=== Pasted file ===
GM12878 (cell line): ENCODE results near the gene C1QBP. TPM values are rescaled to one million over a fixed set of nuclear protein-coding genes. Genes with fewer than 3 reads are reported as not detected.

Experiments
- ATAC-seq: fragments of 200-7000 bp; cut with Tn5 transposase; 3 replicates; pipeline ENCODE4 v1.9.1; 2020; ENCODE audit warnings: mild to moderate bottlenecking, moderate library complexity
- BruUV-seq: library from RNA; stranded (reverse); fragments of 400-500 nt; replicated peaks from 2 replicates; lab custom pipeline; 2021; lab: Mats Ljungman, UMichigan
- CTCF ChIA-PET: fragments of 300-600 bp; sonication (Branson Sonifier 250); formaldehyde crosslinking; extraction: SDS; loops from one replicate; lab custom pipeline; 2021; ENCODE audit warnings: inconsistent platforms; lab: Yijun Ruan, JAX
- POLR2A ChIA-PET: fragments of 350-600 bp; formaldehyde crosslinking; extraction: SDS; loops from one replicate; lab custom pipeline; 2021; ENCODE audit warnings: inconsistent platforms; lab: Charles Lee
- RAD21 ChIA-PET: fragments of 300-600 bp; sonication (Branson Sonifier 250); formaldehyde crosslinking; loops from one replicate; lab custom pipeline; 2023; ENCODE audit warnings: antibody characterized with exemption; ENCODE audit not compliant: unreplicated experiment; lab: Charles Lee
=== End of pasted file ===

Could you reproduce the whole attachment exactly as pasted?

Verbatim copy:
GM12878 (cell line): ENCODE results near the gene C1QBP. TPM values are rescaled to one million over a fixed set of nuclear protein-coding genes. Genes with fewer than 3 reads are reported as not detected.

Experiments
- ATAC-seq: fragments of 200-7000 bp; cut with Tn5 transposase; 3 replicates; pipeline ENCODE4 v1.9.1; 2020; ENCODE audit warnings: mild to moderate bottlenecking, moderate library complexity
- BruUV-seq: library from RNA; stranded (reverse); fragments of 400-500 nt; replicated peaks from 2 replicates; lab custom pipeline; 2021; lab: Mats Ljungman, UMichigan
- CTCF ChIA-PET: fragments of 300-600 bp; sonication (Branson Sonifier 250); formaldehyde crosslinking; extraction: SDS; loops from one replicate; lab custom pipeline; 2021; ENCODE audit warnings: inconsistent platforms; lab: Yijun Ruan, JAX
- POLR2A ChIA-PET: fragments of 350-600 bp; formaldehyde crosslinking; extraction: SDS; loops from one replicate; lab custom pipeline; 2021; ENCODE audit warnings: inconsistent platforms; lab: Charles Lee
- RAD21 ChIA-PET: fragments of 300-600 bp; sonication (Branson Sonifier 250); formaldehyde crosslinking; loops from one replicate; lab custom pipeline; 2023; ENCODE audit warnings: antibody characterized with exemption; ENCODE audit not compliant: unreplicated experiment; lab: Charles Lee